So two of this fantastic four are still left standing as we head towards the Round of 16.  But how much longer are they really going to last (both here and in general)?  Venus has not won a major in over four years since handling business at the All England Club in 2008.  Serena has gone winless in the major tourneys since nabbing the title at Wimbledon in 2010.  Plus, Serena exited in the first-round of a Grand Slam for the first time in her illustrious career at Roland Garros a few weeks ago.  After winning at least one Grand Slam for eight consecutive years, Federer went Slam-less in 2011 and has not come out victorious at a major since the 2010 Australian Open.  Lastly, Nadal had participated in the finals of five consecutive Grand Slams before having his dreams of a third Wimbledon Championship dashed by little-known Lukas Rosol.

Though none of these four superstars have hinted much at retirement yet (especially not Nadal), times are changing.  Outside of Rafa at Roland Garros, none of these players are a sure bet to take home any of the major championships these days.  We have been blind to it, but this week has highlighted for us all that there is a major changing of the guard occurring right before our eyes in the tennis world.

Stay tuned for the next edition of TheSportsKraze.

Tennis Night in America – BNP Paribas Showdown

Photo courtesy of zimbio.com. Maria Sharapova (pictured above) will be one of the stars taking center court at Madison Square Garden this evening.

By Toni Headley

Toni Headley is a tennis expert who worked at ESPN for 10 years and has been a freelance writer there for the past 2 years.  She also previously worked at CBS Sports and has covered every major tennis tournament in the world multiple times.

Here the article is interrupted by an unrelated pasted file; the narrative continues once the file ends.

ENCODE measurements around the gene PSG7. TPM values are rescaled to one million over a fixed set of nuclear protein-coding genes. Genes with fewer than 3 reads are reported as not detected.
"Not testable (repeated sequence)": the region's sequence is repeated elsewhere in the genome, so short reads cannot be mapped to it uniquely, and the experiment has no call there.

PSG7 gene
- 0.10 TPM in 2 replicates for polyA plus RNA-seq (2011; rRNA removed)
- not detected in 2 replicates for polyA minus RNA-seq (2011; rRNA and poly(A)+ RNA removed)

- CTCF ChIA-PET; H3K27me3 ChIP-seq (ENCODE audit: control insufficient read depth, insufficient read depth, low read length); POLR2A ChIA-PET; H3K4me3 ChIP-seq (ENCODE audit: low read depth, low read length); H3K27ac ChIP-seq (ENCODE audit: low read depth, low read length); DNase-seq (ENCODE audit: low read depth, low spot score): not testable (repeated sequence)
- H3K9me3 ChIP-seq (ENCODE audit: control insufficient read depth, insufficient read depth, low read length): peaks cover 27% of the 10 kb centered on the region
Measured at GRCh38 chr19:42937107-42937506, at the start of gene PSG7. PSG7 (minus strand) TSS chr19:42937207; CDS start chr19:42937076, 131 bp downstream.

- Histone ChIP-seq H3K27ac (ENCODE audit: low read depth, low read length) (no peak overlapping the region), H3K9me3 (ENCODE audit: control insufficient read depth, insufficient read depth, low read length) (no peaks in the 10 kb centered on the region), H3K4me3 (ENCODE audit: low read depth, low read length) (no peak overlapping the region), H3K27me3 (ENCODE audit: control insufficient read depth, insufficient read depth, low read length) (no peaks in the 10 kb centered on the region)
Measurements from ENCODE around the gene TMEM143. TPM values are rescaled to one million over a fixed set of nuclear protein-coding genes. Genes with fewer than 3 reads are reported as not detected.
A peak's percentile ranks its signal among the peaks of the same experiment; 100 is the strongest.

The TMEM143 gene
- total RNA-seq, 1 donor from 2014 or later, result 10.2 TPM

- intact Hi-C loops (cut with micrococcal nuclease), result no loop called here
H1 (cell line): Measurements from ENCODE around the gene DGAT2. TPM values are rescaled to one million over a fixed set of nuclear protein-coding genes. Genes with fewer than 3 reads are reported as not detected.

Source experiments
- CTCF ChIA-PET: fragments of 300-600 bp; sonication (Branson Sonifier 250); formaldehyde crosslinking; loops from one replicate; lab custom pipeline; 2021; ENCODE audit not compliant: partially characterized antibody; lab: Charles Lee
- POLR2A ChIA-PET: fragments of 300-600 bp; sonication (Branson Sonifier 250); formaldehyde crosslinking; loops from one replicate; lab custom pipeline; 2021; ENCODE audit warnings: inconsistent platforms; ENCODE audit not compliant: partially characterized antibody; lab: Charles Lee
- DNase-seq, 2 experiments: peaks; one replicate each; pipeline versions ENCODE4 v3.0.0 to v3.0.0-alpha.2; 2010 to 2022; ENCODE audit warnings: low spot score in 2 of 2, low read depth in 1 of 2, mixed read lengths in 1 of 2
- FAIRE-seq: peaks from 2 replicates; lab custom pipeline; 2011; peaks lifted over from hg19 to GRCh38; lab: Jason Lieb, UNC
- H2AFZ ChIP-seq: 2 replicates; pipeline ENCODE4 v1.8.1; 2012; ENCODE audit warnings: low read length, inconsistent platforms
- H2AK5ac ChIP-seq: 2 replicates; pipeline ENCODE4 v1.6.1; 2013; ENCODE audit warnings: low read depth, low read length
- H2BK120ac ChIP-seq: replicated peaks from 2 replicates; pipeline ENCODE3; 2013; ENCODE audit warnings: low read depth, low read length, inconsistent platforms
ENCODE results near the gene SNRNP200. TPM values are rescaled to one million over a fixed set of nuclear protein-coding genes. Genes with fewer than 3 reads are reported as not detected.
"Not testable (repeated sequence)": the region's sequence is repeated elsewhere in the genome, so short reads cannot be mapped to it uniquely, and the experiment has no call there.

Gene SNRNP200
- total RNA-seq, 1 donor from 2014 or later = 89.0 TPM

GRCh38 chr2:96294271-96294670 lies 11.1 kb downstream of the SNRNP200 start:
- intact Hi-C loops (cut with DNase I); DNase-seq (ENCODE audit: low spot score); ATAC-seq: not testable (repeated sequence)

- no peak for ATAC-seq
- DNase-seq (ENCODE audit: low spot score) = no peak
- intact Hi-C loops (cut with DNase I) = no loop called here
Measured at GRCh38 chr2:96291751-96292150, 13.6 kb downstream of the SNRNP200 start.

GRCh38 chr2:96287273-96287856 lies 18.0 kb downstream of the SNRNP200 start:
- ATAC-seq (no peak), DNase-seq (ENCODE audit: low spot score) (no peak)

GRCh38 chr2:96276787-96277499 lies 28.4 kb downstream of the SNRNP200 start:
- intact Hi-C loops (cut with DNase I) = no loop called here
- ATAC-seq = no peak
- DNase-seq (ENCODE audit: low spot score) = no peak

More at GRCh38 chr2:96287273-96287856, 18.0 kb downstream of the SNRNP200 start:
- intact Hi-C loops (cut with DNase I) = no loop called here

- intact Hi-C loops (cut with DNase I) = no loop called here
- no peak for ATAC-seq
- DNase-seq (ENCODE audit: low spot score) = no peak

As a precursor to the start of the BNP Paribas Open tennis tournament from Indian Wells California, tennis fans will be treated to some exhibition tennis from the world’s most famous arena Madison Square Garden or “The Garden,” as it is sometimes called. Billed as “Tennis Night in America,” fans will get to see the likes of four former number one players, Maria Sharapova, Caroline Wozniacki, Roger Federer, and Andy Roddick.

Both matches will feature a best of three format. First up will be Maria Sharapova vs. Caroline Wozniacki, which begins at 7pm on ESPN3.com.  This will be followed by Roger Federer vs. Andy Roddick at 11:30pm on ESPN. Continue reading

Djokovic is quite the jokester

Photo courtesy of ontennis.com. In a recent commercial for Head tennis rackets, Novak Djokovic (right) impersonates women's tennis star Maria Sharapova (left).

By Josh Kramer

Novak Djokovic has continued to make good on his number one world ranking as he heads into match play today with an astounding 55 and 1 record on the year.  This record includes a crazy good 31 and 0 clip on hard courts (his US Open chances continue to look better with each victory).

Over the years, many complained about the lack of personality from former number one ranked tennis players like Pete Sampras and Roger Federer (I did not agree with these complaints).  Well have no fear people, the very outgoing and fun personality of Novak Djokovic is here.  Over the years, Djokovic has been known as a “jokester” for his impersonations of other players on the tour and comical interviews.

Well in this recent clip, he continues to live up to the name via a hilarious impersonation of the lovely Maria Sharapova.

Stay tuned for the next edition of TheSportsKraze.

American golf in the woods?

Photo courtesy of currentlyhot.com.

By Josh Kramer

Tiger Woods has been in the “woods” for nearly three years now.  The once most iconic figure in all of sports (yes a golfer) has hit rock bottom.  Today, arguably the greatest golfer of all time finished off the 2nd round at a +10 clip and missed the cut at the PGA Championship.

Tiger Woods is now 35 and does not look to be close to regaining his old form.  Could the days of the dominant Tiger we once knew be over?

We all are more than aware that American tennis has struggled for a good five plus years now following the retirements of Sampras and Agassi.  Well now, the other lifelong sport, which is typically dominated by American players, is not looking so great.